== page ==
My First Gig: Seeing Train Live

Rosalind Tickle reminisces over seeing Train play live, her very first gig.

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The year is 2010. One Direction are together and highlighting does not involve making your face shiny. Life is good.

2010 is the same year I attended my first official gig – to see the American 90s band, Train. I will clarify, I had previously been to concerts, such as S Club 7, but I had never been to a “gig” – with head-banging, sweating, drink spillage, and personal space invading. I was in Year 9 and the gig was during October half-term. As we longingly anticipated this week off school, we asked each other what we were up to; some were visiting relatives, some were having a week off homework. I, unlike anyone else, was going to see Train, the indie band of the moment.

Although, they were not deemed ‘mainstream’ at the time – apparently making me like them more – Train had become widely popular with the release of their 2009 album featuring their most loved song to this day, ‘Hey Soul Sister’. This song happened to be the soundtrack to my two-week relationship with my Year 8 boyfriend, so obviously this gig meant a lot to 13-year-old me.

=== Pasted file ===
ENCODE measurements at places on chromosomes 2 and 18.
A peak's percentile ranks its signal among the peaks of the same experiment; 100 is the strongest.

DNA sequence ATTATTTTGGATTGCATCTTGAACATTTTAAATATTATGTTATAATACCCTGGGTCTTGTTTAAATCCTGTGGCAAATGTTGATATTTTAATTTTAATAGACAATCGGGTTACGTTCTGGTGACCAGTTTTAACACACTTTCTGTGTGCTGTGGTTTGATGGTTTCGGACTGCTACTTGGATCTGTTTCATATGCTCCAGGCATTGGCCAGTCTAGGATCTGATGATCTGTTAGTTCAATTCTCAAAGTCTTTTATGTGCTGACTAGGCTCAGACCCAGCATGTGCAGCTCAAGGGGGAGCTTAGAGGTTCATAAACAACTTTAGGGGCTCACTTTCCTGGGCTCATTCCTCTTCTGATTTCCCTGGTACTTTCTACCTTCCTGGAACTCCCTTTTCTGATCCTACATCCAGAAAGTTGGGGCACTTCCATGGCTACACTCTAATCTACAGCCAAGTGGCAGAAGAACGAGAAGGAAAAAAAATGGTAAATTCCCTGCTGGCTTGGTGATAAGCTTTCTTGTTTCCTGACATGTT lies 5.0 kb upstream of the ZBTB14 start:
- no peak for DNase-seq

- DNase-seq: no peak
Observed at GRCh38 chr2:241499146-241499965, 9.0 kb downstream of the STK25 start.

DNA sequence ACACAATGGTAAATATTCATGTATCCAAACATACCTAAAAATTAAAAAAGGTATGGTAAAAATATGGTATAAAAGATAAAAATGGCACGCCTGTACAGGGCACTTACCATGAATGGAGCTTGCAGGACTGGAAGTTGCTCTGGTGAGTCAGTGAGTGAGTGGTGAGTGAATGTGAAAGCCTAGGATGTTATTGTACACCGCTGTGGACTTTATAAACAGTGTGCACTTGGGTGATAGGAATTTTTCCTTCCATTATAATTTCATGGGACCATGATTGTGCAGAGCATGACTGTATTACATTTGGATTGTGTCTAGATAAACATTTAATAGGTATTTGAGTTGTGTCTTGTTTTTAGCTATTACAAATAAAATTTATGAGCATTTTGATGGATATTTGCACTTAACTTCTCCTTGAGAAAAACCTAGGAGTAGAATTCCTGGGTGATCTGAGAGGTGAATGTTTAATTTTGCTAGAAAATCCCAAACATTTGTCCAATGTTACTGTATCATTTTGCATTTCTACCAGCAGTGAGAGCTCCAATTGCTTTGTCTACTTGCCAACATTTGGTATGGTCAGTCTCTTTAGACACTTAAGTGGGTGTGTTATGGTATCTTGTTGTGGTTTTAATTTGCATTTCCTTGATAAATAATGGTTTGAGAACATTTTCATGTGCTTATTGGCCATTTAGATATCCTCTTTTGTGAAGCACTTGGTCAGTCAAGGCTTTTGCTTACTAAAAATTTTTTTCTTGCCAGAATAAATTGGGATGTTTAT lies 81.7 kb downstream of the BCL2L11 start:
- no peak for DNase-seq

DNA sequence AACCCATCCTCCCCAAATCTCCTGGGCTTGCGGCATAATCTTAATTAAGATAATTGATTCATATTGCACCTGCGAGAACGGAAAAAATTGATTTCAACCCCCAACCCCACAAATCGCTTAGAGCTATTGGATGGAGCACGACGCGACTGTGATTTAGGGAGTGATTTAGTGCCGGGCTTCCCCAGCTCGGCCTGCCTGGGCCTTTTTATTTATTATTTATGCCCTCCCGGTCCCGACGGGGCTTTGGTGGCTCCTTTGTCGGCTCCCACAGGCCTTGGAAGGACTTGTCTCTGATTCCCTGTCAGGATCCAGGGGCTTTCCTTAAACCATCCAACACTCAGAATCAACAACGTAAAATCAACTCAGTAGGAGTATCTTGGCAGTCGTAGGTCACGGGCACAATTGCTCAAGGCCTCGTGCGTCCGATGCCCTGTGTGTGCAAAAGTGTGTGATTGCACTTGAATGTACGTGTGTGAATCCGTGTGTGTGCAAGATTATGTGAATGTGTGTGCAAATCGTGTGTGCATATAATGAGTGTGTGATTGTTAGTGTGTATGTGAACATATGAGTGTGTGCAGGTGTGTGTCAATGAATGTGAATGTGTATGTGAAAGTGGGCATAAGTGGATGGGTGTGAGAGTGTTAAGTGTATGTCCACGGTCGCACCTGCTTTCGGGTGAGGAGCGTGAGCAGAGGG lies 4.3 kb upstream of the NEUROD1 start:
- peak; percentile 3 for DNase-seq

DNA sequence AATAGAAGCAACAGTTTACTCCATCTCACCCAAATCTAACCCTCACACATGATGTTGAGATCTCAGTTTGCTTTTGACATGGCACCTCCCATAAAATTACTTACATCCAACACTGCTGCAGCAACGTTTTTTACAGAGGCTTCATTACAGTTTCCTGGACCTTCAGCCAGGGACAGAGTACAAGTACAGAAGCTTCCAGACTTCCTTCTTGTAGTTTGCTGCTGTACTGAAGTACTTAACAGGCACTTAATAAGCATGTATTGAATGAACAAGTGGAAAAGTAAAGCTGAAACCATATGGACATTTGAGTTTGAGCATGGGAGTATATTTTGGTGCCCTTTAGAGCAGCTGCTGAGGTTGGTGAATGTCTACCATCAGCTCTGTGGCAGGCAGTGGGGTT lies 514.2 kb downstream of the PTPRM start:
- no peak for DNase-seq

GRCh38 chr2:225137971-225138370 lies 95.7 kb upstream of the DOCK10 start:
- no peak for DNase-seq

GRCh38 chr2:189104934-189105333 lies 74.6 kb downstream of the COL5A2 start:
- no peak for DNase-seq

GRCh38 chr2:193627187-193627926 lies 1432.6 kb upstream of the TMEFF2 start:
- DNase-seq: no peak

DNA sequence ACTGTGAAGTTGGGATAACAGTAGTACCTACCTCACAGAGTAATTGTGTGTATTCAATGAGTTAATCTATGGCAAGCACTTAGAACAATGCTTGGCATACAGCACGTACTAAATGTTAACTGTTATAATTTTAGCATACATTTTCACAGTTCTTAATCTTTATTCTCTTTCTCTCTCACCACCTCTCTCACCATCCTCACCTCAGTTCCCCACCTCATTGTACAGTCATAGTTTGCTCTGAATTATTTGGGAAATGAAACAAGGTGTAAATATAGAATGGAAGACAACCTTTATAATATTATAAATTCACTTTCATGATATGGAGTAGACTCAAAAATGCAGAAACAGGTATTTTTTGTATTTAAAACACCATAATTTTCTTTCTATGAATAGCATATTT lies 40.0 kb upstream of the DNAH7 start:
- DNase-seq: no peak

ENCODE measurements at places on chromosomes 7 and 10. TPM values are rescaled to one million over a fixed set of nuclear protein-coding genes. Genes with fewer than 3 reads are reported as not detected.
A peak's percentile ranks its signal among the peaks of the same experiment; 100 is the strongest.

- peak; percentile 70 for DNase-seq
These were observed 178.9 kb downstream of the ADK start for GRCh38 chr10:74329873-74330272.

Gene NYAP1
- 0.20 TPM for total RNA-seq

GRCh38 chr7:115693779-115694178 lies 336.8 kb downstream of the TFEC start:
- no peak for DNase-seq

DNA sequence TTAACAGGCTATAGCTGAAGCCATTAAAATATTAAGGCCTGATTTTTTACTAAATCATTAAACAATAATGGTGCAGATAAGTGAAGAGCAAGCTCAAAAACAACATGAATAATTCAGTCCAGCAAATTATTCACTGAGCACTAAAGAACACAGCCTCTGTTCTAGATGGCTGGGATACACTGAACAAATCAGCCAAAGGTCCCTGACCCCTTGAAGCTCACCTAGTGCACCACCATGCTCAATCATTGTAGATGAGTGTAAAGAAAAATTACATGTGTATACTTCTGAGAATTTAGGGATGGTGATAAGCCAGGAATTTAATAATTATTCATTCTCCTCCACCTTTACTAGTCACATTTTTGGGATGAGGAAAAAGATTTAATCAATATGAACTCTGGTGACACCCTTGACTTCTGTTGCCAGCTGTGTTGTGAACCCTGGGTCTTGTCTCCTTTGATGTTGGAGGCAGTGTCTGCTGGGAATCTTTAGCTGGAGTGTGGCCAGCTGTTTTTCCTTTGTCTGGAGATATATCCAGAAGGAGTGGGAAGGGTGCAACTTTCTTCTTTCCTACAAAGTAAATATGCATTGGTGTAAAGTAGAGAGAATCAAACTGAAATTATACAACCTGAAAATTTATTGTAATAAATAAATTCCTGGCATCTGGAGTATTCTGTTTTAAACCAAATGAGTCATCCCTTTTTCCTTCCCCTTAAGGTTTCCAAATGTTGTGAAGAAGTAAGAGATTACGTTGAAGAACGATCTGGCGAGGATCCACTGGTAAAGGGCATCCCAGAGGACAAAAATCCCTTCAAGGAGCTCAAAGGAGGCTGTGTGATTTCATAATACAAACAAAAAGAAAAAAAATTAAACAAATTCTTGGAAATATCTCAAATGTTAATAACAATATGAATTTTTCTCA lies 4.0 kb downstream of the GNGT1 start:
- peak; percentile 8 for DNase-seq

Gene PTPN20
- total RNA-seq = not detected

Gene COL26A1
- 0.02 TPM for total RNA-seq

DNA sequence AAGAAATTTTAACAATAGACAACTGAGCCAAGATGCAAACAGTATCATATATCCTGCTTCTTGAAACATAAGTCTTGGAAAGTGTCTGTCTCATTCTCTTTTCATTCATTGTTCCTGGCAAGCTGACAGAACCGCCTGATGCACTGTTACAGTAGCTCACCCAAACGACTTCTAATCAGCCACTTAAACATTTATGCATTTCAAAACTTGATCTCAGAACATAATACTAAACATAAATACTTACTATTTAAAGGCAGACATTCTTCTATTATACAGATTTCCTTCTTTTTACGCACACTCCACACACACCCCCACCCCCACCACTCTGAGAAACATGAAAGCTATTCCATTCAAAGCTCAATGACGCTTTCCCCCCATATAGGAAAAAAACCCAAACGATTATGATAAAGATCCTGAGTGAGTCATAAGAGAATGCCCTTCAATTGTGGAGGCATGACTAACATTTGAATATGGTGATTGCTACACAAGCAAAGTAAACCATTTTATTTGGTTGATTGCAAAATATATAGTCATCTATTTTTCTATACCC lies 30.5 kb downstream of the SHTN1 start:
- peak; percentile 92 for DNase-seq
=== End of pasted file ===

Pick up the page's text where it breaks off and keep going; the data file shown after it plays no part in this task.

Train had become widely popular with their most loved song to this day, ‘Hey Soul Sister’

As my dad is responsible for most of my music taste, he introduced me to Train. The band formed before I was born, but this album brought them back into the charts. So, I eagerly anticipated this gig at Manchester Academy, obnoxiously informing all my friends that the music scene was so much better in Manchester.

When I arrived at the gig with my Dad, I had many questions: are we stood close enough to the front? Can the lead singer see me from here? Am I meant to awkwardly dance? Should I film the whole thing on my pink LG Cookie to show my friends? When they appeared on stage, however, I was amazed by the whole event, singing along to all their songs (yes, I was a hardcore fan who loved the less famous songs, though ‘Drops of Jupiter’ will always be my favourite).

I remember eagerly anticipating the encore, knowing that ‘Hey Soul Sister’ would be the final song. After the last “hey, hey, hey, tonight” was sung, the lights came on and everyone filtered out with smiles on their faces. I remember feeling amazed that everyone in that small room had shared those few hours of singing, dancing, and laughing; I couldn’t wait for my next gig.

After the last “hey, hey, hey, tonight” was sung, the lights came on and everyone filtered out with smiles on their faces.

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